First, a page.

8. It’s good that the police attended in some force and are publicising it. It’s clear from the second post that someone had been asking why “so many” officers were involved.

  9. Looks like it might appear on an NE spreadsheet with tag failed, no location, cause of tag failure not known.

  10. I think that the Police have responded quickly and in numbers as a direct result of the pressure that has been bought to bear on them by this blog and its supporters. We have moved on from just press releases.

    Based on past experience, despite what NE will say, it was almost certainly shot. The comments made above are clear and correct in my view.

    Secondly it was likely a shotgun that caused its demise.

    It is again extremely likely that the shotgun owner was licenced to hold this gun by Police in Yorkshire. This should help them narrow the crime down a bit.

    The next stage will be to get a suspect into a court of law.

  11. I’ve had further thoughts on this – It’s difficult to see or understand why such a seemingly large police presence, welcome perhaps as it is, was turned out for this incident. It was clearly publicised as well, even though the chances of success in finding the missing bird were, very likely, low to nil.
    Since we don’t know when the incident was reported, we have no way of knowing whether this was a quick reaction or a search a few days in the planning. Was the incident reported to the police via the landowner and perhaps a few days late; could this be the reaction of a police force frustrated by adverse publicity and having little chance of successfully getting someone to court. This could be a calculated police response with the seemingly “over the top” reaction sending a clear message to the “perpetrator”, with accompanying publicity, that this type of incident is no longer low profile. The land manager will not have enjoyed seeing the numbers of police present, and will have no end of problems finding explanations.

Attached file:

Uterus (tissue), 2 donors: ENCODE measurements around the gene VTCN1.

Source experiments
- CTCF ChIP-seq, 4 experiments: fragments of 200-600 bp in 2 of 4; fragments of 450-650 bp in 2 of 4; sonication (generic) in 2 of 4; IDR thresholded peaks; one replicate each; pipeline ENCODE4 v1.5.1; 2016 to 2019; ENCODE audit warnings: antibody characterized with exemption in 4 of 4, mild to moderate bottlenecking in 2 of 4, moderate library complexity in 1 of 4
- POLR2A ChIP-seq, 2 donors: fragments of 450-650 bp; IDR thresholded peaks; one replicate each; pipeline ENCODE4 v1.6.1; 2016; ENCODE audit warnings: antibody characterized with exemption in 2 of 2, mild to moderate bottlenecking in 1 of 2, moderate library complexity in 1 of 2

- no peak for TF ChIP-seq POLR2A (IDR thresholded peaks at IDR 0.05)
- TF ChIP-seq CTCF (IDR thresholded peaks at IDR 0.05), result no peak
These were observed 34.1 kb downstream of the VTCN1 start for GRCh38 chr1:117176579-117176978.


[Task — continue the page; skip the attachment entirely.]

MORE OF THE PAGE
1. Probably safe to say the landowner knew the police were coming. As per Natural England’s stated protocol for searching for ‘missing’ sat tagged hen harriers:

      1. Report missing bird to local police, NWCU and RSPB.
      2. We then seek permission of the landowner to search for the bird, which has never been refused.

      1. NE would have no control over police numbers or the attached publicity that seems to be the case here. The landowner would presumably only agree to a search as long as there was nothing to indicate that the estate were in any way implicated. If the signal had failed a few days earlier, the police would have had to wait for NE to arrange a planned visit, at the landowner’s discretion – would very early on a Sunday morning be the landowner’s best time for keeping the incident low profile? – at least the police appear to have been up-front and didn’t send two plain-clothes officers, in an unmarked car. I recognise this is all a bit hypothetical – I’m only trying to show how the police could well be becoming frustrated in this type of situation. You know the drill – when it comes to looking at statistics some time later – police called, search carried out – nothing found. I realise I’m pushing the envelope a bit here – it would be helpful if the reporting to police, times etc., was totally transparent. Otherwise there’s no real desire on the part of NE to root out criminality.

  12. It’s possible that the police advised NE not to alert the land owner and made an unannounced visit.

    If the land owner was giving notice of the police visit then the whole thing has been at best a waste of time and money and at worst a disingenuous piece of virtue signalling.

    The police should only have been involved in a search if criminality was suspected.

    If criminality was suspected then, on a precautionary basis, the police should have been working on the assumption that the land owner or his agents might have been involved and therefore should not have been given advance warning of the search.

    It will be interesting to see what further information emerges.

  13. Why don’t we just sit back and await the official account. There could be all manner of possible explanations. Let’s give credit to the Police for an obvious good turnout – whatever the agenda may have been.